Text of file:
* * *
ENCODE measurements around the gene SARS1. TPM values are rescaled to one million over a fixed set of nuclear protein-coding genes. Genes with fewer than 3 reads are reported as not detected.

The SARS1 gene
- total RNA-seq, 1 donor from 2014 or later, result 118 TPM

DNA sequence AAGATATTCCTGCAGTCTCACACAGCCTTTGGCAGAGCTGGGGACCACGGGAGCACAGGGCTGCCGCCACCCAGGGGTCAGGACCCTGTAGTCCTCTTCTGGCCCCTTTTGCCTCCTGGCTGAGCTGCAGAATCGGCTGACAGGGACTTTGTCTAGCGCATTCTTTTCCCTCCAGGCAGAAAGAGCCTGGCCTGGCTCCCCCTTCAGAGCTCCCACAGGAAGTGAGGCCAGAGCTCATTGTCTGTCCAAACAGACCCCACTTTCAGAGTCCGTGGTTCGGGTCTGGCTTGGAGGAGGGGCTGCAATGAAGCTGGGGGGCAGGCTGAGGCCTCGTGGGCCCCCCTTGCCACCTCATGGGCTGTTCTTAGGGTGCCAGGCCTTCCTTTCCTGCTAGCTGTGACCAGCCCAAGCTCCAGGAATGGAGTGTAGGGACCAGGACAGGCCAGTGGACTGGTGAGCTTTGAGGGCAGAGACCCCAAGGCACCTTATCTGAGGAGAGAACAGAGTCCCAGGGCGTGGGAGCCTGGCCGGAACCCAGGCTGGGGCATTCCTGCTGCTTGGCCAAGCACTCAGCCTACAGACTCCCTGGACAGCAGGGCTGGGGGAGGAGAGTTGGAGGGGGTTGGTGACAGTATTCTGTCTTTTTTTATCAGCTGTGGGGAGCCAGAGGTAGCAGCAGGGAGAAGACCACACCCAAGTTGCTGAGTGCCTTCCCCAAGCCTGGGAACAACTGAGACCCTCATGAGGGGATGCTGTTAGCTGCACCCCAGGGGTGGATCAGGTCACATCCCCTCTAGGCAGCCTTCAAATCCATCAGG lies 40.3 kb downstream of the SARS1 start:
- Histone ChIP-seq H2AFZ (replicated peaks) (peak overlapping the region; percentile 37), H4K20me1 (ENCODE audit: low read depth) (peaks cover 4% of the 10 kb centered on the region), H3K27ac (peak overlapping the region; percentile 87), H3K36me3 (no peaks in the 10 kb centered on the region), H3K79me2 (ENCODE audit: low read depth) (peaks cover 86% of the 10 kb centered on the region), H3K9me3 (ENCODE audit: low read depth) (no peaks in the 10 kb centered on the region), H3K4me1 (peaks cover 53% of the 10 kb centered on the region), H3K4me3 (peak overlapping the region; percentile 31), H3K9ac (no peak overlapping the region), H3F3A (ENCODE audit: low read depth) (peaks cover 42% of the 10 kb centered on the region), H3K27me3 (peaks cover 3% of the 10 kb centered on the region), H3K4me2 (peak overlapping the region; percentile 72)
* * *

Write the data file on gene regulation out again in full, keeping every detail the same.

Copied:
ENCODE measurements around the gene SARS1. TPM values are rescaled to one million over a fixed set of nuclear protein-coding genes. Genes with fewer than 3 reads are reported as not detected.

The SARS1 gene
- total RNA-seq, 1 donor from 2014 or later, result 118 TPM

DNA sequence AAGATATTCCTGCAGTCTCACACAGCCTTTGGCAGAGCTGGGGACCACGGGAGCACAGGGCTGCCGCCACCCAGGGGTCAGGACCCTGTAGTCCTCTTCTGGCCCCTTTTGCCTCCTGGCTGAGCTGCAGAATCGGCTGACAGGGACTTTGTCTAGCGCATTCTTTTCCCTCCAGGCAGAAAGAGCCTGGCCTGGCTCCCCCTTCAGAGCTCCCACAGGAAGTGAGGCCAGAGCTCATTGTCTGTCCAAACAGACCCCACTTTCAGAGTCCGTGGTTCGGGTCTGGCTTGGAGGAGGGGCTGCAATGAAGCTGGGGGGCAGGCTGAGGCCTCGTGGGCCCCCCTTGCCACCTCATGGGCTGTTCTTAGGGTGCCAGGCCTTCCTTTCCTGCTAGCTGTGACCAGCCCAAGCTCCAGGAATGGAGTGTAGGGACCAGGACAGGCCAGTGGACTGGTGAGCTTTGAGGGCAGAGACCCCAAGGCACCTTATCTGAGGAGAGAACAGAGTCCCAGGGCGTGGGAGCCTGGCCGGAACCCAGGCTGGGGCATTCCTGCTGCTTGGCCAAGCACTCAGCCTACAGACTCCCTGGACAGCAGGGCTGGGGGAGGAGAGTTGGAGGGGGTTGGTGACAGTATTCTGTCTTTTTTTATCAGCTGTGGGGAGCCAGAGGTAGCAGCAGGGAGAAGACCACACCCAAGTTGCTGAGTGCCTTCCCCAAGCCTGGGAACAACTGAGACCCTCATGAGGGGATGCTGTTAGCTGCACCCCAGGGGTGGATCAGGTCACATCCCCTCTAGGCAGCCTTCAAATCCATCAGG lies 40.3 kb downstream of the SARS1 start:
- Histone ChIP-seq H2AFZ (replicated peaks) (peak overlapping the region; percentile 37), H4K20me1 (ENCODE audit: low read depth) (peaks cover 4% of the 10 kb centered on the region), H3K27ac (peak overlapping the region; percentile 87), H3K36me3 (no peaks in the 10 kb centered on the region), H3K79me2 (ENCODE audit: low read depth) (peaks cover 86% of the 10 kb centered on the region), H3K9me3 (ENCODE audit: low read depth) (no peaks in the 10 kb centered on the region), H3K4me1 (peaks cover 53% of the 10 kb centered on the region), H3K4me3 (peak overlapping the region; percentile 31), H3K9ac (no peak overlapping the region), H3F3A (ENCODE audit: low read depth) (peaks cover 42% of the 10 kb centered on the region), H3K27me3 (peaks cover 3% of the 10 kb centered on the region), H3K4me2 (peak overlapping the region; percentile 72)